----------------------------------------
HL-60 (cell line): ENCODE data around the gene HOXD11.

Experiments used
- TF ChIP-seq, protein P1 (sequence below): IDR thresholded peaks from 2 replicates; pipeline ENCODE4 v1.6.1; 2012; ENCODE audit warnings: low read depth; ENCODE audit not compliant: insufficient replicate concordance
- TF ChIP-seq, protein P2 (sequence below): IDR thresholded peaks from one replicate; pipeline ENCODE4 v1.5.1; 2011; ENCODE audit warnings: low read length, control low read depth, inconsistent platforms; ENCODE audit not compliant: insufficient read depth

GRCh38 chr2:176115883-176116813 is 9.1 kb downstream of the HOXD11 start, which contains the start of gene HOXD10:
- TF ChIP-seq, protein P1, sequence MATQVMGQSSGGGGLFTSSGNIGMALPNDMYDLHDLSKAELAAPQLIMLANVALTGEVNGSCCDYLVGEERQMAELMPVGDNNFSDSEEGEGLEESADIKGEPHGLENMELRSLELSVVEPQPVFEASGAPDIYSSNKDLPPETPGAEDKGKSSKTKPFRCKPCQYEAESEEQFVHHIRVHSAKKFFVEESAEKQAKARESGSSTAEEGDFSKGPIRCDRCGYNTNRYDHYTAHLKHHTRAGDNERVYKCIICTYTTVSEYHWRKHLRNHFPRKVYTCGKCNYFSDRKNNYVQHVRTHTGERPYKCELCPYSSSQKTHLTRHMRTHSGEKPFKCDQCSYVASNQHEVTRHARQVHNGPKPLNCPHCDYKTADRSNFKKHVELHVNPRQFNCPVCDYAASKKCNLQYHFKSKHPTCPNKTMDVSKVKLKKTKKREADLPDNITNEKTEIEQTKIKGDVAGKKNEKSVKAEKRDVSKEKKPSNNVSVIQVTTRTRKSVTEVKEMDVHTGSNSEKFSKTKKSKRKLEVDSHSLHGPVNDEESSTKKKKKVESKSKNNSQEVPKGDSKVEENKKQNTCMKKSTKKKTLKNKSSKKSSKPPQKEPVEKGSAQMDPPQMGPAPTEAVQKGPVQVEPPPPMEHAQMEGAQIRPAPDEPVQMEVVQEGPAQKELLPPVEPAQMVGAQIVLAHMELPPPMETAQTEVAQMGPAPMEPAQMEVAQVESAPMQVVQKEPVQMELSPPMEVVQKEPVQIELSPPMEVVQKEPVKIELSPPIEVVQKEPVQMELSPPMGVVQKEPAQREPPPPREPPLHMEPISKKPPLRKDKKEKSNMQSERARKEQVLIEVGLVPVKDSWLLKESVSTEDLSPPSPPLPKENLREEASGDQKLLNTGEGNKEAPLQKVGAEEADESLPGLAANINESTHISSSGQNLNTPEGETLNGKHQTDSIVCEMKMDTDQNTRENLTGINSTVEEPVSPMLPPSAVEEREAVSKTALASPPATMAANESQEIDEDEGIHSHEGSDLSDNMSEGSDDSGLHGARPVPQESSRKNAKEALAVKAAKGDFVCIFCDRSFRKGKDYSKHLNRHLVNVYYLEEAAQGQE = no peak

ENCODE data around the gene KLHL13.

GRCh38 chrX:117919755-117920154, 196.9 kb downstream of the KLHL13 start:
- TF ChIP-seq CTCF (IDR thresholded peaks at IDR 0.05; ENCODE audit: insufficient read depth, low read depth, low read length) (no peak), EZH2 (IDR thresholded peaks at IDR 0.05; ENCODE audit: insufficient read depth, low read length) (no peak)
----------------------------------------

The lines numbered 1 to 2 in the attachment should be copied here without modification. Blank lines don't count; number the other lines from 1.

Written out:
HL-60 (cell line): ENCODE data around the gene HOXD11.

Experiments used